Government Opens Energy Performance Certificate for Buildings Call for Evidence
By |Published On: 30th July 2018|

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Government Opens Energy Performance Certificate for Buildings Call for Evidence

By |Published On: 30th July 2018|

This article is an external press release originally published on the Landlord News website, which has now been migrated to the Just Landlords blog.

A new consultation into Energy Performance Certificates (EPCs) has now been launched by the Government.

The Department for Business, Energy and Industrial Strategy published its Call for Evidence: Energy Performance Certificates for Buildings last week. The summary for the open consultation states: “We’re seeking evidence on how EPCs are currently performing, and feedback on suggestions for improvement.”

The aim is to gather responses from sales and letting agents, in regards to the quality of EPCs and whether there is encouragement to improve the energy efficiency of their properties.

The consultation also outlines suggestions for improvements. The Government would like to hear from building owners and occupiers in both domestic and non-domestic sectors, estate agents, and others involved in the sale or lease of buildings. They would also like to hear from EPC assessors, accreditation bodies, software providers, enforcement bodies, and anyone else who regularly uses EPCs.

The Ministerial Foreword for the consultation document has been supplied by Kit Malthouse, the new Housing Minister, and Claire Perry, the Minister of State at the Department for Business, Energy and Industrial Strategy. The foreword states: “In April 2018 legislation came into force which for the first time requires residential and commercial landlords to improve the energy performance of buildings they let to a minimum standard based on EPC ratings.

“EPCs are already giving people the information they need on the energy performance of buildings, allowing consumers to make informed purchase and rental decisions and providing building owners with recommendations for improving their properties. At the same time EPCs provide a wealth of data on the performance of the country’s building stock, which is being used by researchers, government, and lenders to gain new insights into buildings and develop new products and services.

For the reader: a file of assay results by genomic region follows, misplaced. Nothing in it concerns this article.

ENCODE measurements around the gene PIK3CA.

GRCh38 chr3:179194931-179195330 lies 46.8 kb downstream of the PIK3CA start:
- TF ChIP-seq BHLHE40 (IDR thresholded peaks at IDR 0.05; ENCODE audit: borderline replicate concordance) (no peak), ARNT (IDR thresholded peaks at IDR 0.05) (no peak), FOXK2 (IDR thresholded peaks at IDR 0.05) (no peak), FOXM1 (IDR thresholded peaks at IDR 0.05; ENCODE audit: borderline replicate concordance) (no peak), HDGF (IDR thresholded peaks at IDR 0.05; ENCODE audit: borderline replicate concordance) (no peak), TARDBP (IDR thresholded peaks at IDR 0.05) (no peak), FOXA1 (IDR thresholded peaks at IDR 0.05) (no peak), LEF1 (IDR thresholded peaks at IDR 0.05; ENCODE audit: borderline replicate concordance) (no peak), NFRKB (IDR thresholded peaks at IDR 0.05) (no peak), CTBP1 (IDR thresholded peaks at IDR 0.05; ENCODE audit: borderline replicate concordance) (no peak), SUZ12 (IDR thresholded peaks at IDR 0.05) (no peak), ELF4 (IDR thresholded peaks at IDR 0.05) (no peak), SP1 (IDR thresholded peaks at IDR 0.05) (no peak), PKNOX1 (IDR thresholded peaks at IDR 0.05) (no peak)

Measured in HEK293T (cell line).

“EPCs have the potential to do even more. New sources of data and information, including from smart meters, could allow EPCs to more accurately reflect energy performance, whilst other changes could help make EPCs and the data underpinning them more accessible to people. EPC ratings could also underpin an evolving market in ‘green mortgages’ and other green finance products, allowing people to benefit financially from better performing properties.

“The government is therefore launching a Call for Evidence, to gain a more detailed understanding of how EPCs are currently performing and to gather feedback on suggestions for ways they might be further improved, extended or streamlined.”

New rules regarding Minimum Energy Efficiency Standards (MEES) came into effect recently. As of 1st April this year, it is now illegal to grant a new lease (even to existing tenants) on a domestic or commercial property with an EPC rating below E. As of April 2020, this will apply to all tenancies.

The consultation is now open for responses and is due to close at 11.45pm on 19th October 2018.

About the Author: Em Morley (she/they)

Em is the Content Marketing Manager for Just Landlords, with over five years of experience writing for insurance and property websites. Together with the knowledge and expertise of the Just Landlords underwriting team, Em aims to provide those in the property industry with helpful resources. When she’s not at her computer researching and writing property and insurance guides, you’ll find her exploring the British countryside, searching for geocaches.

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